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If the Jeopardy category is Religion, chances are one of the correct questions will be, “What are the Beatitudes?” That seems to be the summit of the writers’ knowledge of the Bible, and since it is their job to dovetail such knowledge with that of reasonably well-educated Americans, we can assume that it stands as the summit of our Biblical mastery, along with other colorful, half-understood clichés now adrift from the moorings of context: pillar of salt, burning bush, deaf adder, Jezebel, David and Goliath, walls of Jericho.

The Bible, cultural touchstone, has never been considered in the same light as the Bible, book. It is acceptable to appreciate its mechanics in one way only—as a beautiful piece of literature, of unparalleled writing craft. But as reading material—the vehicle for such laic devices as plot and character—it doesn’t get much play in America, as Jonathan Kirsch points out in the introduction to The Harlot by the Side of the Road. Not that there’s a scarcity of scandalous fodder, especially in the Old Testament.

It is a byword of drawing-room naughties that the O.T. is a bodice-ripper of the first water, rife with whores, concubines, vengeful kings, incest, molestation, sacrifice, murder, greed, and other misdeeds. It has been bowdlerized, censored, snipped, banned, and mistranslated in an effort to suppress or at least explain away the appalling and titillating stories that keep the Bible’s pot boiling like a turn-of-the-century penny dreadful. Kirsch’s goal is to retell the episodes with the most Peyton (or Melrose) Place oomph, and then tell us what they were doing in the Bible and what it meant to the people of the time.

He concentrates on seven appalling episodes that will never find their way into Bible Stories for Children, comparing his modern, purplish retellings with the lovely and more austere language of the Hebrew Bible, and then proceeding to pick apart the stories in a search for their veracity, meaning, and usefulness. His interpretations are punched up with colorful touches such as flourishes of Jewish or modern humor: “Believe me,” he has Lot shrugging, “we’re as good as gone already”; the impatient angels sneer, “What is it about the word ‘Flee!’ that you don’t understand?”

Kirsch is correct in assuming that modern audiences do not read the Bible for laughs, as opposed to for reference or inspiration. But he is incorrect in implying that we could not. Once you slog through the begatting, the King James language is quite simple and does little to disguise its meaning—it’s no more coy than, say, the anonymous author of The Pearl. Kirsch includes the text in sidebars so that we may witness that his interpretation is more extrapolation than invention; he uses the Hebrew Bible, a 1917 English translation of the O.T. that closely follows the King James version. Surely the enterprising reader who skips Kirsch and goes straight to the goods himself will be suitably appalled when Lot announces to a drunken, horny mob: “Behold now, I have two daughters that have not known man; let me, I pray you, bring them out unto you, and do ye to them as is good in your eyes.” When Kirsch posits that the Sodomites complain, “We want to bugger someone!” it is only a comic embellishment on an already alarming episode.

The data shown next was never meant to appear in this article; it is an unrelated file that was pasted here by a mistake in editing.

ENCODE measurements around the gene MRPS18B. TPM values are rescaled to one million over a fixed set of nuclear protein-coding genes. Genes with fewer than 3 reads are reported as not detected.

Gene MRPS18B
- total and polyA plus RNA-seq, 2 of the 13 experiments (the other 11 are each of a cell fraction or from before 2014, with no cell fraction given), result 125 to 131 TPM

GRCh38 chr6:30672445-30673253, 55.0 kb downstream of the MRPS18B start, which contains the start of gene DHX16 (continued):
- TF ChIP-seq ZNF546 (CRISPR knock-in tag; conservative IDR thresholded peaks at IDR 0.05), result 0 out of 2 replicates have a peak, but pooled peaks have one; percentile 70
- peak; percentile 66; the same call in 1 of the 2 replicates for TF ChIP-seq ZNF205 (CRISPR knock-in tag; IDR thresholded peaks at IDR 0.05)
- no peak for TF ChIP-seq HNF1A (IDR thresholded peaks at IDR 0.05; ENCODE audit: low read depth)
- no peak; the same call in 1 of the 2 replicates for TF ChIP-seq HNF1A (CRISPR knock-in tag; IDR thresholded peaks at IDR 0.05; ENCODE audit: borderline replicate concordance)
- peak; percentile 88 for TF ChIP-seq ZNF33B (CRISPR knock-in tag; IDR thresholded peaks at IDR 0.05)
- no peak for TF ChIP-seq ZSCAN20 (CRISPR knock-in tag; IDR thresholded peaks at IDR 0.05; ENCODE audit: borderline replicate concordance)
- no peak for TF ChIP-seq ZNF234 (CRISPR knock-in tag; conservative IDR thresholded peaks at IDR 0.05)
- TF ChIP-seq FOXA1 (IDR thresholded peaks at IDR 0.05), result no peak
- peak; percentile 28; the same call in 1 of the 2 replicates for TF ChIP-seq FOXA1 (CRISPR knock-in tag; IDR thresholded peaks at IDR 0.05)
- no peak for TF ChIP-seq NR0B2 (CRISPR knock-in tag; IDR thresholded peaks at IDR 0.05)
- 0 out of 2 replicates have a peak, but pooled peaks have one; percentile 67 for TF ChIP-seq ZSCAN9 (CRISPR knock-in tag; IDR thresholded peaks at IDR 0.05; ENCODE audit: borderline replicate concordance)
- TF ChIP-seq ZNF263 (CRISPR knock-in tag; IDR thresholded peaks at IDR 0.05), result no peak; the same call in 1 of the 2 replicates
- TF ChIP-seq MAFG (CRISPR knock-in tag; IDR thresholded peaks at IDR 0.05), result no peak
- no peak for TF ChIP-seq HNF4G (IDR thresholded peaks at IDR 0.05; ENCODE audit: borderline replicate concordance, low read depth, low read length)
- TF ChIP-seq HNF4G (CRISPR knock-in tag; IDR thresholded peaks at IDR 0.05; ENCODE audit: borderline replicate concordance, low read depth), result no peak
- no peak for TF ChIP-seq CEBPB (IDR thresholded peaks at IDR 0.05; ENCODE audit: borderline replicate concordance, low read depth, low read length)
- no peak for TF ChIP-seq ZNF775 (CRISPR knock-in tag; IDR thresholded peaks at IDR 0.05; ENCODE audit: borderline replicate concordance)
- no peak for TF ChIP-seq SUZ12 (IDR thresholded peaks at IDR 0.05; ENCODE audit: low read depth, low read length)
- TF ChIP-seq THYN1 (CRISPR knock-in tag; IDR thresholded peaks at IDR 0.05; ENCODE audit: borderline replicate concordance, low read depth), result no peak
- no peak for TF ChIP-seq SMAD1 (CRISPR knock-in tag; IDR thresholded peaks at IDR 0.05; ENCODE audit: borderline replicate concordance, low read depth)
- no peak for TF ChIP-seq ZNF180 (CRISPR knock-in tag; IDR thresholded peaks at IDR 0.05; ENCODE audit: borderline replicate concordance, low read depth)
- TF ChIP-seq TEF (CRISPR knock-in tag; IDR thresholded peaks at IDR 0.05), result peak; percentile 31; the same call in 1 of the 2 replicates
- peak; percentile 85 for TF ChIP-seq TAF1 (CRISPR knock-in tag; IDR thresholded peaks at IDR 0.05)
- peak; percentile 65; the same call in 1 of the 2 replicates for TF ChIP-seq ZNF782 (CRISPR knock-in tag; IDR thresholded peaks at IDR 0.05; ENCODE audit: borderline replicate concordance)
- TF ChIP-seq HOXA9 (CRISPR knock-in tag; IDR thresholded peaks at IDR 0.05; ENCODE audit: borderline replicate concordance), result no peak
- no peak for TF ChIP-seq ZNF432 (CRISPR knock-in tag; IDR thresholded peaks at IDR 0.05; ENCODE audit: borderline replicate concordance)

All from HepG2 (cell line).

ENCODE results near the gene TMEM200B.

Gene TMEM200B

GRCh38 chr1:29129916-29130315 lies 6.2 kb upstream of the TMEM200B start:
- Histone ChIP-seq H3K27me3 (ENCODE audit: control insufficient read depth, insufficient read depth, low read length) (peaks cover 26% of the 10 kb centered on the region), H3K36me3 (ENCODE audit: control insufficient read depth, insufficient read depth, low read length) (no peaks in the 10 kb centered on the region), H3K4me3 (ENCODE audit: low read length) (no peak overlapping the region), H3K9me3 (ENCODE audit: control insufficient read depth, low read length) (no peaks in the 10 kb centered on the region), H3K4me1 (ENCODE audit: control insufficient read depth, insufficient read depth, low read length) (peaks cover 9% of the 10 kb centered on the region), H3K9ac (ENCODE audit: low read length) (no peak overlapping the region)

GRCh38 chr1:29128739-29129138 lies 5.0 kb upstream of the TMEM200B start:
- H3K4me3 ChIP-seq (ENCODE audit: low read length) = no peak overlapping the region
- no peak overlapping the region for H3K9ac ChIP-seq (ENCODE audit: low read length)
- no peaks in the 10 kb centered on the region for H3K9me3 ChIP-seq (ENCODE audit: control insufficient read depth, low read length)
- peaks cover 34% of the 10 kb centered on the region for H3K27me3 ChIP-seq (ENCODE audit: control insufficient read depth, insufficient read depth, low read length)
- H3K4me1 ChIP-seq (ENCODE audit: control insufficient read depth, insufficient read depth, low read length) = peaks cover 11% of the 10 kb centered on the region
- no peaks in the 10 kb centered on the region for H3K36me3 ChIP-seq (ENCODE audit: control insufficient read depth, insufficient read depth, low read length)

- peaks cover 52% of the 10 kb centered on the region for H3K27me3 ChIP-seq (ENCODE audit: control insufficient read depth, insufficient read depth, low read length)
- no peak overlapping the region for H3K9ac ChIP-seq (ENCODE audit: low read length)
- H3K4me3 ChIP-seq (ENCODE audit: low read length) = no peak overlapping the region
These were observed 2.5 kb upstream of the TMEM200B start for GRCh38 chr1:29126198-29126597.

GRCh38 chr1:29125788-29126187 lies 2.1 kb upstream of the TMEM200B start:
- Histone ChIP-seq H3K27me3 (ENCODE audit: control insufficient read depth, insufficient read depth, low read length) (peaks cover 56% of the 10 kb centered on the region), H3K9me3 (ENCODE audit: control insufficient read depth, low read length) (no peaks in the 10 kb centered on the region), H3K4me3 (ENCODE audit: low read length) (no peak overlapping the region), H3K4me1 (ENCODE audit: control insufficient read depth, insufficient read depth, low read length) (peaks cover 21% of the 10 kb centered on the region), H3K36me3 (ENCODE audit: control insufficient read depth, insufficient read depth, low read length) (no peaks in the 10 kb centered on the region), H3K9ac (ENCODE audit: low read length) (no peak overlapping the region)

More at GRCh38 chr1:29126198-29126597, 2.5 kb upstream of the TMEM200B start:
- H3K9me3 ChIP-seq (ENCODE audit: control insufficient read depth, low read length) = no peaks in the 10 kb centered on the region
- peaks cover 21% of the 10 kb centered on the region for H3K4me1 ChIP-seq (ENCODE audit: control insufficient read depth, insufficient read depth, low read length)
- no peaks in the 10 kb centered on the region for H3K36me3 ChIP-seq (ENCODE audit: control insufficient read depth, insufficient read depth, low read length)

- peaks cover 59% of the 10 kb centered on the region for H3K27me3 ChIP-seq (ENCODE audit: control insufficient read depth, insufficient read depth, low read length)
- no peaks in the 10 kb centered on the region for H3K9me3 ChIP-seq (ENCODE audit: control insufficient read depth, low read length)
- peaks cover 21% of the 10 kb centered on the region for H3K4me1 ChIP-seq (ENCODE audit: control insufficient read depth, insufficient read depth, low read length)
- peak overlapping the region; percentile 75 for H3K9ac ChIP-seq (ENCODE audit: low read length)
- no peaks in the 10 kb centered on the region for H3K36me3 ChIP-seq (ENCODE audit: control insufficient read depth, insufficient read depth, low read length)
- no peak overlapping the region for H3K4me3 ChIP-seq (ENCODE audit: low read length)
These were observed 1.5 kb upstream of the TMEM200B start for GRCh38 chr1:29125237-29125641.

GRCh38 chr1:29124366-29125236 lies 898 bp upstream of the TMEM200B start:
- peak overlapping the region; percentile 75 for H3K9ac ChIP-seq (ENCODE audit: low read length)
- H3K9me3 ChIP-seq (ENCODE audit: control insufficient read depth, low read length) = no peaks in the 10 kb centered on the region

Because it has been endlessly scribbled over—academics say “redacted”—in order to push the contradicting agendas of centuries of priests and prophets, the Bible harbors episodes whose meanings can only be decoded by a strenuous scraping away of such adjustments. As written, these stories are only windows—”tiny, cracked, and dirty,” as Kirsch says in his parsing of a 70-word passage in Exodus (4:24-26), a nettle bush of mystery and horror that taxes even the author’s knowledge of Egyptian mythology, circumcision rites, and traditions surrounding primogeniture.

The Harlot by the Side of the Road is a welcome entry in the growing list of scholarly inquiries into Judeo-Christianity. In its attitude of lively, imaginative curiosity, it bears some resemblance to the book that started all this, A.N. Wilson’s extraordinary biography, Jesus, A Life. But Kirsch’s chuckling cynicism is a far cry in tone from Wilson’s measured optimism; you won’t find anything like Wilson’s awed, humanist retelling of the miracle of the loaves and fishes. Kirsch calls the idea of angels as the earthly incarnations of a trickster God “slightly spooky” and wonders if an ancient rabbi was betraying “a certain degree of sexual jealousy” when he wrote, basically, that once a woman (like grateful rape-victim Dinah) has an uncircumcised man, she’ll never go back.